He doesn’t say there is nothing to be afraid of,
but he shows up inexplicably in the midst of our fear
I started to lament the election results and my friend shyly shared that she voted for the opponent. My stomach dropped, and my neatly ordered categories crumbled.
Ask me why this story about breath is intriguing,
and I’ll tell you that in order to feel someone’s breath,
you have to be close to them, really close.
If I understand this text, that intimacy is important.
Jesus must have been really close to those disciples.
That proximity is telling; that community is crucial.
Thomas wasn’t there for it, and he felt lost, he missed something
and it left him stumped and puzzled.
Here’s what I think: I think we can best feel the breath of life when we are together.
I think the call of this text is that we get close enough to each other,
so that we are breathing the same air. 
The church that I serve has a serious space issue;
we practically have to hug each other to get our coffee in the narthex.
But overall, I think the church can do this well:
we can get close enough to our pew mate to notice when they tear up during a hymn,
we can get close enough to our neighbors to hear their bellies rumble,
we can get close enough to each other to read body language when someone’s opinion is different than ours.
The Wednesday after the election,
I sat down at the lunch table at church with someone I knew to follow Jesus,
someone who is kind, welcoming of GLBT persons and minorities.
I was visibly despondent. Pastors get that way too, you know.
I started to lament the results and my friend shyly shared that she voted for the opponent.
My stomach dropped, and my neatly ordered categories crumbled.
I was troubled and still am,
but I took a deep breath of that air that surrounded our soup and salad, and we talked,
talked like the two friends that we are.
Next time you see someone who is filled up with fear, tell them that God breathes new life into us when all seems lost. Get close enough to feel their breath, to feel their fear, and tell them that what we are called to do is huddle close, to live in community and breathe in Christ’s fear-defying peace.
Ask a scholar the second time “breathe” is used in the Old Testament,
and she will tell you it is when the prophet Ezekiel walks through a valley of dry bones,
asdfaa graveyard of fear and death.
And God says “Come, O breath, and breathe on these dead so that they may live!”
Breath gives us new life, friends.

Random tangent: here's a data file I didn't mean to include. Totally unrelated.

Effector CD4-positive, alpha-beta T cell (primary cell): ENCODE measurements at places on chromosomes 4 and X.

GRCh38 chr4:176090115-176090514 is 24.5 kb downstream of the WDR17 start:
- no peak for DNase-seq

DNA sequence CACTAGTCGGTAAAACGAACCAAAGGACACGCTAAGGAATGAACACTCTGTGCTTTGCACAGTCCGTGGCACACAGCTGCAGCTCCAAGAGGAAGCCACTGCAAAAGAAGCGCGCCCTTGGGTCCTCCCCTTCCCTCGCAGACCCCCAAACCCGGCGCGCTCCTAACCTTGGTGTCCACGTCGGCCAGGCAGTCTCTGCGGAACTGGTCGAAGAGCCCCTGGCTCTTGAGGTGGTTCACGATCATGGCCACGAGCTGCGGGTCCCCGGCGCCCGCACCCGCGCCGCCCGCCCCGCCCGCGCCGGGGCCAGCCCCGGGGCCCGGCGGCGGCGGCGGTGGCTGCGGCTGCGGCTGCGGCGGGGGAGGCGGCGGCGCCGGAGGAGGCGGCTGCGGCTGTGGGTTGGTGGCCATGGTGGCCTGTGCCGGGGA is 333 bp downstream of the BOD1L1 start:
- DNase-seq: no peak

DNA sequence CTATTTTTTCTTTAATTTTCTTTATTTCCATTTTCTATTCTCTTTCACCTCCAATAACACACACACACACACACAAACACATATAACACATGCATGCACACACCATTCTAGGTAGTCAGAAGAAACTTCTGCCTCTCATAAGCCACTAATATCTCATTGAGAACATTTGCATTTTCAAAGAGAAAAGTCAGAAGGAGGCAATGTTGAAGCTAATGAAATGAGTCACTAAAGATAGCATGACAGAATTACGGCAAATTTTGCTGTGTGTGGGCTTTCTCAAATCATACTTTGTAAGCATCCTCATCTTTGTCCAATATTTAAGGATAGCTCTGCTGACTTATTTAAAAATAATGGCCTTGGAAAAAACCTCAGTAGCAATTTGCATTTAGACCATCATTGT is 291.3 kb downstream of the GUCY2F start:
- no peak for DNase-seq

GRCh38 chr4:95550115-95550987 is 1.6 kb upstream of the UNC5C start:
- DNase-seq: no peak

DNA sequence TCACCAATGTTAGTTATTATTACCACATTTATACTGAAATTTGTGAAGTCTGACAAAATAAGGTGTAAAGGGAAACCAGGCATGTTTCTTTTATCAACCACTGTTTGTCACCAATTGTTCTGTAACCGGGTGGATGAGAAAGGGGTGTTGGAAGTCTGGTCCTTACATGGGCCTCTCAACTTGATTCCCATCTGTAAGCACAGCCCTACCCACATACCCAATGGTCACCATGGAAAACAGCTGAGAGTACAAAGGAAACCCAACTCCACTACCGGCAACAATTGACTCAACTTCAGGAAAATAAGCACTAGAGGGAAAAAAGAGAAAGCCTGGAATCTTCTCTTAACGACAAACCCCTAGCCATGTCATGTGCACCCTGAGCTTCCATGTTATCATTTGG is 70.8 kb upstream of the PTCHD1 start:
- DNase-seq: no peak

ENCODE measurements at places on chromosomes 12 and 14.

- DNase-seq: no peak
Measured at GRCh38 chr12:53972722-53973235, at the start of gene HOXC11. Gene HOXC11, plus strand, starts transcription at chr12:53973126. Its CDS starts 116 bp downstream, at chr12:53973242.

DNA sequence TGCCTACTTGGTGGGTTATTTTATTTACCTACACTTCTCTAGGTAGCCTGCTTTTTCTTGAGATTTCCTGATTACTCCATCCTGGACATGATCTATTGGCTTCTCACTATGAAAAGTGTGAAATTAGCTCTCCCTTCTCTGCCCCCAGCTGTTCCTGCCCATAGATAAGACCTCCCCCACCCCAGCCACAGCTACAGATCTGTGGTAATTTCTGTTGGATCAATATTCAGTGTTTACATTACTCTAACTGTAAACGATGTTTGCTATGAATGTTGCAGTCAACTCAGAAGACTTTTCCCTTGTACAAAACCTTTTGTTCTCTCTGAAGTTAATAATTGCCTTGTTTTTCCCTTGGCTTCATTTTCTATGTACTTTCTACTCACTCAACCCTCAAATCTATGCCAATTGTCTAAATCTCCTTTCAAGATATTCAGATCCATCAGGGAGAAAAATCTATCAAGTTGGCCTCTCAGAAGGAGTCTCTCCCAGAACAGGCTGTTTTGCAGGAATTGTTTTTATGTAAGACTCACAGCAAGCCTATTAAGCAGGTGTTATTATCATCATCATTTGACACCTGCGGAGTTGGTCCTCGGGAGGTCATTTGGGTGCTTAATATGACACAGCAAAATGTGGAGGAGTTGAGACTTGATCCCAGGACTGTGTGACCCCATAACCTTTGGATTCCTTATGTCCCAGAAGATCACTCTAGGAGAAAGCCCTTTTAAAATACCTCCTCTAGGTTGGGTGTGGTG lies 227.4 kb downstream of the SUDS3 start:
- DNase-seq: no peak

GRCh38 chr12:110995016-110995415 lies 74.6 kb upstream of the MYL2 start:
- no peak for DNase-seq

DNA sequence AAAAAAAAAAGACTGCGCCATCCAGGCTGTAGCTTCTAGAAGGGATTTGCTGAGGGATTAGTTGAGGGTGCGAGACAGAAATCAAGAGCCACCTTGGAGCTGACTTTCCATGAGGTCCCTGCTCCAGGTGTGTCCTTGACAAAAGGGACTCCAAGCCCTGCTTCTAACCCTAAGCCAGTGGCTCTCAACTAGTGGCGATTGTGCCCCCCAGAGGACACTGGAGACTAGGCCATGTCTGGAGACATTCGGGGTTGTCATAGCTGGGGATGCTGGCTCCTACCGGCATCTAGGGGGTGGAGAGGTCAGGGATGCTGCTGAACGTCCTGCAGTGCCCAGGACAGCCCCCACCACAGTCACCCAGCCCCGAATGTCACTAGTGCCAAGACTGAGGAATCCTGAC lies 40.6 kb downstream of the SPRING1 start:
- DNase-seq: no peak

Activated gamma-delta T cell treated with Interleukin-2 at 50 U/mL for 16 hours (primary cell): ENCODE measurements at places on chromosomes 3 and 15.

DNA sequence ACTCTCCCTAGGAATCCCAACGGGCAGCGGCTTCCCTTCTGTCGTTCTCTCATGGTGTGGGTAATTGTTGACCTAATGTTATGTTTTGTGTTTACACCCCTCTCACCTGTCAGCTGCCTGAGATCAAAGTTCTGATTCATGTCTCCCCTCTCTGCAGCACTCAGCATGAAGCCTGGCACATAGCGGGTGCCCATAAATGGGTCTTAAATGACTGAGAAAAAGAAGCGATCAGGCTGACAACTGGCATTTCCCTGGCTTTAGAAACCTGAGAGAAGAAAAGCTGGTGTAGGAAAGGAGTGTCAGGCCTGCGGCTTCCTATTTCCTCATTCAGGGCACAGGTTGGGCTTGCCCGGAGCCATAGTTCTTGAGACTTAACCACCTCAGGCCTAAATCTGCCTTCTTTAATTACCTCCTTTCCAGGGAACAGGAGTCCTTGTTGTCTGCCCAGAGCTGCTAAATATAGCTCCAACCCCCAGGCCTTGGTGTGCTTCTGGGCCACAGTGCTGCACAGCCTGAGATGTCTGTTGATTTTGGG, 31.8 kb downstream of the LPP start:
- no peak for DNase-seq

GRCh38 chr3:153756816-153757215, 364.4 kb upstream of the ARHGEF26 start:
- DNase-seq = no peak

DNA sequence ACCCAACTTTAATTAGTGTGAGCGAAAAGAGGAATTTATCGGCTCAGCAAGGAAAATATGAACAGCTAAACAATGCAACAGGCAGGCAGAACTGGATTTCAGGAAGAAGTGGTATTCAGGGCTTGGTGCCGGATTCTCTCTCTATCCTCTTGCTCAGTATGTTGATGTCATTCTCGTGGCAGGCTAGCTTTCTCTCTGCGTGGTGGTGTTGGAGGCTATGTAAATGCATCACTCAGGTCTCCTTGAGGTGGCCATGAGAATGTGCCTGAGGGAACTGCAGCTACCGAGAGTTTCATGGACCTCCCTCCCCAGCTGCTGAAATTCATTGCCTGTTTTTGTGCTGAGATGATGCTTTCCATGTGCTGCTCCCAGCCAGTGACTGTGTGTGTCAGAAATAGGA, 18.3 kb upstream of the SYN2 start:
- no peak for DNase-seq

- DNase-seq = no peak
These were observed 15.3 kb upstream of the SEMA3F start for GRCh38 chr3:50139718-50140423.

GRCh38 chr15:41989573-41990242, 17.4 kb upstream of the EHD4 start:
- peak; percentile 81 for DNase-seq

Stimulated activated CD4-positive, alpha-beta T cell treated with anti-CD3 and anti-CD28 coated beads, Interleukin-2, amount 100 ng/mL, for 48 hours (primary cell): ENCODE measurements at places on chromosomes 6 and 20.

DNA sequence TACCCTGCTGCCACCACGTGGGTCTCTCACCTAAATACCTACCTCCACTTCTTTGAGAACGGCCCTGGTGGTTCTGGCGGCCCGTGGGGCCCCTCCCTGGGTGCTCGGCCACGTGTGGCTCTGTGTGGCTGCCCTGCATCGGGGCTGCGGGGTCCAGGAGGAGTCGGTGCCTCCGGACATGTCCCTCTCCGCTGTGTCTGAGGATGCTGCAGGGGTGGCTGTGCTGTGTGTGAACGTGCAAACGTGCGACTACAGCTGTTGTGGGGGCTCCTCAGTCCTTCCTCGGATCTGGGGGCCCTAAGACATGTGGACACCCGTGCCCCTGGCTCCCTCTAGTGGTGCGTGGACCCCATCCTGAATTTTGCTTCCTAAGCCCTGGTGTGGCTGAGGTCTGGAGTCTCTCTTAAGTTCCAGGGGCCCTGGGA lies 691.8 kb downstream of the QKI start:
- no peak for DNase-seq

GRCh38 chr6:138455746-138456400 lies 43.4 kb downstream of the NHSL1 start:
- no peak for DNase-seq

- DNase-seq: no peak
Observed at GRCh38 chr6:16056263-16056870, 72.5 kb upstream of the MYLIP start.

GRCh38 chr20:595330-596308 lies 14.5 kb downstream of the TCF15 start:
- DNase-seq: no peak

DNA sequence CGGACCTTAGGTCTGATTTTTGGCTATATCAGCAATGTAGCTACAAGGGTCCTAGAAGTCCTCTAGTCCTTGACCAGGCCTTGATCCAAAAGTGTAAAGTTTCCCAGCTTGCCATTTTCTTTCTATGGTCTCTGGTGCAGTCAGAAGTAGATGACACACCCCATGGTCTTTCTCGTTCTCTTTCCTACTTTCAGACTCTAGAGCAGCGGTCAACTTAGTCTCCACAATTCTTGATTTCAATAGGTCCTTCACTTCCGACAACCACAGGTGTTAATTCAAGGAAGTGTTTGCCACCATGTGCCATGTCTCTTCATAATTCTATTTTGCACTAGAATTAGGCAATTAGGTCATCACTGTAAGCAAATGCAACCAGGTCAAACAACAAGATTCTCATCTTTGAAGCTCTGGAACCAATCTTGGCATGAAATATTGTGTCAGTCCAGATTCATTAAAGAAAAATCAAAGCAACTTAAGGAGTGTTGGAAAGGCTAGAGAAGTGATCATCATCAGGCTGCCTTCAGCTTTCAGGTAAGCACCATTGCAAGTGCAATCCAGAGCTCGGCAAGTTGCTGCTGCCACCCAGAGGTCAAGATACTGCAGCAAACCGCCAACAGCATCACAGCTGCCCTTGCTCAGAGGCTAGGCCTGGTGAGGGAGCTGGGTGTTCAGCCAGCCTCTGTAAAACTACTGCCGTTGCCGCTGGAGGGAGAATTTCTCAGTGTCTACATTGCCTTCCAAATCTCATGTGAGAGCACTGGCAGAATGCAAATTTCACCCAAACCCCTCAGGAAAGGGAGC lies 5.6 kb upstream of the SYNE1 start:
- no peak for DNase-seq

When one of those little lumps of love that I snuggle with at night
when one of them was just a day old, in the hospital,
she couldn’t breathe. She was all clogged up and started turning blue.
Thankfully, a young doctor,
came in and, with her skilled hands, made it all better.
But later that night, still fearful that, try as I might,
there is nothing I could do to hold this tiny person’s breath in her body –
and still sorting out the anxiety of raising three kids,
I found my own breath going shallow and fast,
and my fear getting heavier and heavier.
Nothing would help. No one could help.
So my husband sent everybody out of the room and sat on my bedside.
And he said he would just sit there and breathe with me.
And we breathed in God’s peace, and we breathed it out.
Just one breath at a time.
In these coming days, weeks, months,
next time you see someone who is filled up with fear
asdfaa(perhaps even when you look in the mirror),
someone whose neck is strained, whose chest is tight,
who is struggling to find room for the air to get in,
breathe with them.
Tell them that it is God, not something or someone from our fallen world,
asdfaawho gives us the breath of life to begin with.
Tell them that God breathes new life into us when all seems lost.
Get close enough to feel their breath,
asdfaato feel their fear,
and tell them that what we are called to do is huddle close,
to live in community and breathe in Christ’s fear-defying peace.
Breathe it in.
Breathe it out.
Breathe it in.
Breathe it out.
 Jenny McDevitt, Don’t Hold your Breath, 2016 Thursday ARW Sermon.
 This line comes from a poem by Andrea Gibson in the collection Pansy.
 Again, Jenny McDevitt.
AUTHOR BIO: Meg Peery McLaughlin is delighted to be serving as Co-Pastor at Burke Presbyterian Church, alongside her husband, Jarrett. She is a native of North Carolina, graduated with a Bachelor’s in English Literature from the University of North Carolina at Chapel Hill and with a Master’s in Divinity and in Christian Education from Union Presbyterian Seminary in Richmond, VA. Meg was ordained in 2006, at Village Presbyterian Church near Kansas City, MO, where she served for seven years in the role of Pastoral Care. Meg and Jarrett have three young daughters: big sister, Naomi, and twins, Caroline and Zanna. She has hitched her life to the promise that Jesus Christ is the light that overcomes darkness, is the love that is stronger than all fear, and is the sure and certain assurance that new life is possible, even when it seems otherwise.